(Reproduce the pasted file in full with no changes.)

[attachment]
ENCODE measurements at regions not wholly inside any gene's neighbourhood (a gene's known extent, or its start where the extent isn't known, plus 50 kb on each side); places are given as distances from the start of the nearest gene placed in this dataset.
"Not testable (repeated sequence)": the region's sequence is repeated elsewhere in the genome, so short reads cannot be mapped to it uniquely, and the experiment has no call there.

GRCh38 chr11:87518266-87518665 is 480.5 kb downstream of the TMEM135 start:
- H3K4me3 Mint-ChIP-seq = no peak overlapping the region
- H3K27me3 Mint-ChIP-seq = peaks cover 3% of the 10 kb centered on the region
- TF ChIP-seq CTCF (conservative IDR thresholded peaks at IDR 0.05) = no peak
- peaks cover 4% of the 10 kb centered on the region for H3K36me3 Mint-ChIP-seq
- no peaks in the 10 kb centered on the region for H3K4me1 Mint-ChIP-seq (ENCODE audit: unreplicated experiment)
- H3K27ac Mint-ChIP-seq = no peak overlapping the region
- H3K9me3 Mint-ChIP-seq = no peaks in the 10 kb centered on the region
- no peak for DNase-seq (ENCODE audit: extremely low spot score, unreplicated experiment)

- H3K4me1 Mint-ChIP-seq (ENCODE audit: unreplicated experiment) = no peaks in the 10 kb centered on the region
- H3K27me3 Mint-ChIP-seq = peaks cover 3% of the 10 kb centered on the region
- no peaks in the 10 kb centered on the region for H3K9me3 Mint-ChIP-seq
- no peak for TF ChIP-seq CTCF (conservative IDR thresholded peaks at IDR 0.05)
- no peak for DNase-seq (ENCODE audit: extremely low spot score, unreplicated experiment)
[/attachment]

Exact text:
ENCODE measurements at regions not wholly inside any gene's neighbourhood (a gene's known extent, or its start where the extent isn't known, plus 50 kb on each side); places are given as distances from the start of the nearest gene placed in this dataset.
"Not testable (repeated sequence)": the region's sequence is repeated elsewhere in the genome, so short reads cannot be mapped to it uniquely, and the experiment has no call there.

GRCh38 chr11:87518266-87518665 is 480.5 kb downstream of the TMEM135 start:
- H3K4me3 Mint-ChIP-seq = no peak overlapping the region
- H3K27me3 Mint-ChIP-seq = peaks cover 3% of the 10 kb centered on the region
- TF ChIP-seq CTCF (conservative IDR thresholded peaks at IDR 0.05) = no peak
- peaks cover 4% of the 10 kb centered on the region for H3K36me3 Mint-ChIP-seq
- no peaks in the 10 kb centered on the region for H3K4me1 Mint-ChIP-seq (ENCODE audit: unreplicated experiment)
- H3K27ac Mint-ChIP-seq = no peak overlapping the region
- H3K9me3 Mint-ChIP-seq = no peaks in the 10 kb centered on the region
- no peak for DNase-seq (ENCODE audit: extremely low spot score, unreplicated experiment)

- H3K4me1 Mint-ChIP-seq (ENCODE audit: unreplicated experiment) = no peaks in the 10 kb centered on the region
- H3K27me3 Mint-ChIP-seq = peaks cover 3% of the 10 kb centered on the region
- no peaks in the 10 kb centered on the region for H3K9me3 Mint-ChIP-seq
- no peak for TF ChIP-seq CTCF (conservative IDR thresholded peaks at IDR 0.05)
- no peak for DNase-seq (ENCODE audit: extremely low spot score, unreplicated experiment)